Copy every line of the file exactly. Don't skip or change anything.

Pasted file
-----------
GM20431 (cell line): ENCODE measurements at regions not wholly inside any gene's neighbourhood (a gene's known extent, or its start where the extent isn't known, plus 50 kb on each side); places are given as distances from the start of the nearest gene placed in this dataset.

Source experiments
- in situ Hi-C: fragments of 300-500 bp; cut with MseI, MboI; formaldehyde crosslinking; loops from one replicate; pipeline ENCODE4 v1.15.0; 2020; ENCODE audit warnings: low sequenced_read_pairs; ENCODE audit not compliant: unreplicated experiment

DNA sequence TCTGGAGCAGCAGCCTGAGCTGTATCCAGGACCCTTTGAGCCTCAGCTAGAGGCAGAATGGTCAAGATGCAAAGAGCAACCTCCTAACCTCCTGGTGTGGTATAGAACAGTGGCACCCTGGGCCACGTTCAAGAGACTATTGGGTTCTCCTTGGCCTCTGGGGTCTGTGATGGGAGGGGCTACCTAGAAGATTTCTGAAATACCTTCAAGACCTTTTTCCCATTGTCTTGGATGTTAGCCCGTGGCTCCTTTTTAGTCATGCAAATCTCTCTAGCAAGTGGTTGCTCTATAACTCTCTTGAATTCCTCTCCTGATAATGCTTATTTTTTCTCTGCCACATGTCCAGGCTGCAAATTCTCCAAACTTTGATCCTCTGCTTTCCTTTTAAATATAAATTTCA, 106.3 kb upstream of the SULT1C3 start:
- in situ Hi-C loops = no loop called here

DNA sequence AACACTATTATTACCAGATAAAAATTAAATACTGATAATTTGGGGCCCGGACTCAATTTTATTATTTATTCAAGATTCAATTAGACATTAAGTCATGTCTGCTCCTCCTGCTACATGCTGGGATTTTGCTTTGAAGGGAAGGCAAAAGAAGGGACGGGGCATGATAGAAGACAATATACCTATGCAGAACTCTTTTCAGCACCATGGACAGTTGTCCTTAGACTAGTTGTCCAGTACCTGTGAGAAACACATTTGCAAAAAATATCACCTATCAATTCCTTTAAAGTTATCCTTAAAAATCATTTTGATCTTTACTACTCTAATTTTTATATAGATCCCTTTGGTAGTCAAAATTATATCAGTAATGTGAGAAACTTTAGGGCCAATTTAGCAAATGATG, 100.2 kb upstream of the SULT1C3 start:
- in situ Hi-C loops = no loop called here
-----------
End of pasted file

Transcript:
GM20431 (cell line): ENCODE measurements at regions not wholly inside any gene's neighbourhood (a gene's known extent, or its start where the extent isn't known, plus 50 kb on each side); places are given as distances from the start of the nearest gene placed in this dataset.

Source experiments
- in situ Hi-C: fragments of 300-500 bp; cut with MseI, MboI; formaldehyde crosslinking; loops from one replicate; pipeline ENCODE4 v1.15.0; 2020; ENCODE audit warnings: low sequenced_read_pairs; ENCODE audit not compliant: unreplicated experiment

DNA sequence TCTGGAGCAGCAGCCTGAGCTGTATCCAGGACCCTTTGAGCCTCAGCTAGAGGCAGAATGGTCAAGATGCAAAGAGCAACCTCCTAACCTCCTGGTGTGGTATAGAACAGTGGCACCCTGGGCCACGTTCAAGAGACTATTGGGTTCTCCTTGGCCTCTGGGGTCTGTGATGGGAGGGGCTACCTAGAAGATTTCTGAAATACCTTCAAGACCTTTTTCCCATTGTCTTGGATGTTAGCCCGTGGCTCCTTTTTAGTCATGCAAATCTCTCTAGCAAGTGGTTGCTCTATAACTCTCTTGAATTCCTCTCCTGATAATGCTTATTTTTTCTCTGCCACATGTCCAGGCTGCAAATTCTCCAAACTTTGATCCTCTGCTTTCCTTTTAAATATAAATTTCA, 106.3 kb upstream of the SULT1C3 start:
- in situ Hi-C loops = no loop called here

DNA sequence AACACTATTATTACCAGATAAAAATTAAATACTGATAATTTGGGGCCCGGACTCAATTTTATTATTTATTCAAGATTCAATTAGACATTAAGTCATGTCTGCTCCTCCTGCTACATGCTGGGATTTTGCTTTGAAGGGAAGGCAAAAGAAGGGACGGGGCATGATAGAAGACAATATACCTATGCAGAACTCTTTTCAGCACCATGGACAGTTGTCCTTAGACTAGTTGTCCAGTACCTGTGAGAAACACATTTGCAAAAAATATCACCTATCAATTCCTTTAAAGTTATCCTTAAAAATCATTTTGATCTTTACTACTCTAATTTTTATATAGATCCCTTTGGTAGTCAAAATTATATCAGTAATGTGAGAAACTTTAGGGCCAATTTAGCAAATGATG, 100.2 kb upstream of the SULT1C3 start:
- in situ Hi-C loops = no loop called here